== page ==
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How will the Stamp Duty holiday affect house prices? Will the housing market crash? EXPERT


Rishi Sunak will soon set out his economic recovery plan following a year of lockdowns, furlough, and loss across the UK. The Budget, which will take place on March 3, is currently thought to contain an extension to the Stamp Duty holiday, which has been in place since the market reopened following the end of the first lockdown in summer 2020.

This year has seen a significant increase in house sales thanks to the flagship economic policy, which has axed the tax bill on purchases up to £500,000 and reduces it on homes above that price.

However, it is now widely understood Mr Sunak will extend it for three months until the end of June – the holiday was originally due to end on March 31.

A natural rush to take advantage of the holiday, which amounts to a saving of £15,000, had led to delayed and backlogs in the processes, will hopefully be relieved by the move.

Despite the overall misery of 2020 and the ongoing crisis, the housing market has recovered extremely well considering it was out of action for a huge chunk of the year, defying the wider economic downturn.

READ MORE: Rishi Sunak warned ‘people will turn against him’ over March Budget 

Prices climbed by 8.5 percent in 2020 – but the end of the holiday could spark a stagnation or drop off in prices.

Ray Harriot, Founder of Reliable Property Group, explained that it is currently unclear which way prices will go.

He told Express.co.uk: “Although many hope the budget on March 3 should bring some clarity, there will still be a great deal of uncertainty surrounding the market and which direction prices will go.

“If unaddressed, many buyers will sit on their hands, unsure of the right time to strike.

Tom Brennan, from TED Mortgages in Swindon, told Express.co.uk: “The relief for First Time Buyers in the last few years has been of real value to people wanting to get on the housing ladder, although not a great use to those people who are wanting to move up.

“The system needs to be fairer across the board and not just aimed at first-time buyers as without home movers, there are less options available to everyone else.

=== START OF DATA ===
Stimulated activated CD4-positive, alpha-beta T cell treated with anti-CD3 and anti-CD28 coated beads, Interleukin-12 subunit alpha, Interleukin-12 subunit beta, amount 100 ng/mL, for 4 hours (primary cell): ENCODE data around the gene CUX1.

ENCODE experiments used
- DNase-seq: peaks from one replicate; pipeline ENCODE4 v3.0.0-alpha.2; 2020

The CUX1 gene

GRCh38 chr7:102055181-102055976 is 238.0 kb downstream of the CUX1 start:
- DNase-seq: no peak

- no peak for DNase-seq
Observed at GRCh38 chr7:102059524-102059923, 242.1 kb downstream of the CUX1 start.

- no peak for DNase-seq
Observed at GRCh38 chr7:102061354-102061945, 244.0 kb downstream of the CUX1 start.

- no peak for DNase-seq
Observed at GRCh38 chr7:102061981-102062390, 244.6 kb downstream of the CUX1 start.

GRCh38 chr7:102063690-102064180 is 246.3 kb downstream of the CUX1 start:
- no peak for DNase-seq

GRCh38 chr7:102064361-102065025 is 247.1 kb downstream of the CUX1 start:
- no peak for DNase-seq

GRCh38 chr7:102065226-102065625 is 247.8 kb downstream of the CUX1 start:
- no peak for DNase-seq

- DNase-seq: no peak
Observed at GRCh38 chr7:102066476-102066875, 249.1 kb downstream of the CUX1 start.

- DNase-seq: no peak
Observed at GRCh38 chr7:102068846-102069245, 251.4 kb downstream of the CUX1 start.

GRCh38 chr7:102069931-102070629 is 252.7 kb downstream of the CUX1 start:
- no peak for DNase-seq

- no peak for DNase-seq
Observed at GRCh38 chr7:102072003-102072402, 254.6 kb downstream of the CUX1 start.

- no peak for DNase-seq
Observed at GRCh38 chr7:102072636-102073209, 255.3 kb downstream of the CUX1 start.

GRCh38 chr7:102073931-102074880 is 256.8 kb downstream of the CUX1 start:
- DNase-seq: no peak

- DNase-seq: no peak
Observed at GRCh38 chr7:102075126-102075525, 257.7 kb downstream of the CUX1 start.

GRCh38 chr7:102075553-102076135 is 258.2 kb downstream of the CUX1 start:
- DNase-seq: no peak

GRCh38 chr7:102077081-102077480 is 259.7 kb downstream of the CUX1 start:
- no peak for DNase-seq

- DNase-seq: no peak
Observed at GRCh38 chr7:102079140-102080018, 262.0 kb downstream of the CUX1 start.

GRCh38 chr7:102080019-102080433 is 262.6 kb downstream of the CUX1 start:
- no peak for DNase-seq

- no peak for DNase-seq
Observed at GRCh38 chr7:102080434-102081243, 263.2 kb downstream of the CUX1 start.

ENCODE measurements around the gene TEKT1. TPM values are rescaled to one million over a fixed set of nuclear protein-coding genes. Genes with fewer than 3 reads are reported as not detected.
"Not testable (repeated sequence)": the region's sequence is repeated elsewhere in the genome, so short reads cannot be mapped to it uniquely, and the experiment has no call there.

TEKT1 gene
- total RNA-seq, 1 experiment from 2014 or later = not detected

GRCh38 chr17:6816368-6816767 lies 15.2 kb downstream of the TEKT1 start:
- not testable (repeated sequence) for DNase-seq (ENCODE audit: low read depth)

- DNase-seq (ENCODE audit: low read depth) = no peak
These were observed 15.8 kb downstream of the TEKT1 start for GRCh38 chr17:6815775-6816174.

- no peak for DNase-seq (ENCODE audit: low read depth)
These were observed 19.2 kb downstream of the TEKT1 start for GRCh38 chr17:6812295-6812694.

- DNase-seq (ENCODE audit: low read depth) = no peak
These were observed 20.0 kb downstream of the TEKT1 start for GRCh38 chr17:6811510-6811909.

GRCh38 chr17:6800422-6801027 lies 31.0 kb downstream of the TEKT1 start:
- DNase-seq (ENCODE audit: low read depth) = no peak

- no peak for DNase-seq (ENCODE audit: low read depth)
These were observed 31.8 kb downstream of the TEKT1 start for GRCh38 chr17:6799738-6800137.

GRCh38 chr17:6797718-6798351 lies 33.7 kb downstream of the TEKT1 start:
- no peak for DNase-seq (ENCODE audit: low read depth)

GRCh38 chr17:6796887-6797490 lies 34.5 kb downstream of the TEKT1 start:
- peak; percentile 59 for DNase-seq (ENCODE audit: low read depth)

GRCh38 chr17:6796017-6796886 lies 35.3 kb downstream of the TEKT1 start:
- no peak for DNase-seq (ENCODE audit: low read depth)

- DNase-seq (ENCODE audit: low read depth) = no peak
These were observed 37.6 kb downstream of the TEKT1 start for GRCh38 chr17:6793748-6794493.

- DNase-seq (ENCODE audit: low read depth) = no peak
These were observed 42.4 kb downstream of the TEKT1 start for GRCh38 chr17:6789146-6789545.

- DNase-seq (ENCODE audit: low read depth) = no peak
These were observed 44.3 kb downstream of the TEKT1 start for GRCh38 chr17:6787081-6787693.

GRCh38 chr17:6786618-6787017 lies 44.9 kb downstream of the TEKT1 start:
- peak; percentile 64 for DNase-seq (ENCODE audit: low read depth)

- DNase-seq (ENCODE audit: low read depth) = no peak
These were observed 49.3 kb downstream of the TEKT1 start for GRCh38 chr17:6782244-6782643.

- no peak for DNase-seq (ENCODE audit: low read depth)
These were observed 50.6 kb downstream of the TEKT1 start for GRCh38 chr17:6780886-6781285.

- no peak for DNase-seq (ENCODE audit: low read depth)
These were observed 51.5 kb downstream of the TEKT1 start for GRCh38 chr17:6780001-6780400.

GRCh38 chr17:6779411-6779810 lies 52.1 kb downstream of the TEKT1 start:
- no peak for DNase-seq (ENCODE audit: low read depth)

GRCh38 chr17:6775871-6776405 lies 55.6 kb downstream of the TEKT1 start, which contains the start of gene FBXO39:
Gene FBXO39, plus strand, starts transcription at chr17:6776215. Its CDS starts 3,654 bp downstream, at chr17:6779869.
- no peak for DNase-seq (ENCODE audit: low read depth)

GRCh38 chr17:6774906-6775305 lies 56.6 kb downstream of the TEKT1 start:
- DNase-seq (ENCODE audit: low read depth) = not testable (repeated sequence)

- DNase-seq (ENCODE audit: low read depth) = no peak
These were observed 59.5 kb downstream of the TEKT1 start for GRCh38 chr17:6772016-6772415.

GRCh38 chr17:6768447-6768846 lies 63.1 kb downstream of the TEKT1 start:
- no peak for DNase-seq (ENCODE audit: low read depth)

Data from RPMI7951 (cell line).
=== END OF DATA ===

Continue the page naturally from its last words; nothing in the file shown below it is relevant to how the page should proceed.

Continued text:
“If this can be done we may see a continued “busyness” to the whole industry.

“Giving people more options is even more important now as many employers are adapting to remote working so being able to change location with less cost would surely benefit people who want to be able to move, especially if you’ve been shacked up in an overpriced, pokey flat for the last 12 months.

“By removing Stamp Duty for everyone up to a limit, it will more than likely inflate prices for a period of time, but at some point this will have to level out and property prices will stagnate to a value that is in line with supply and demand, but when that would be I do not know!”

Mr Harriot continues: “Alongside scrapping stamp duty for properties under £500,000, a new Help to Buy scheme seems like the most pragmatic approach the Government can take in order to bring security to the housing market while opening the doors to first timers.

“This could be done by underwriting some of the deposit for new homeowners, stimulating the market for the next 10-15 years.”

“Although the rise in house prices might start to level off when the relief ends, the longer-term impact of the stamp duty holiday is unlikely to be massive.

Mark Langshaw from onlinemortgageadvisor.co.uk said: “During past times of economic turmoil, stamp duty relief has proven to be a short-term solution, so further measures will be needed to keep the marker strong going forward.

“The biggest issues the market is facing will always be the same regardless of how much Stamp Duty costs, namely demand outstripping supply and the need for more social housing stock.

“Another immediate concern is whether we’re experiencing tomorrow’s jam today as buyers who wouldn’t normally have completed until much later have rushed out to beat the stamp duty deadline.

“That said, we’re feeling positive and optimistic about the market this year since funding and opportunities are in place to see us through when stamp duty relief unfreezes.”


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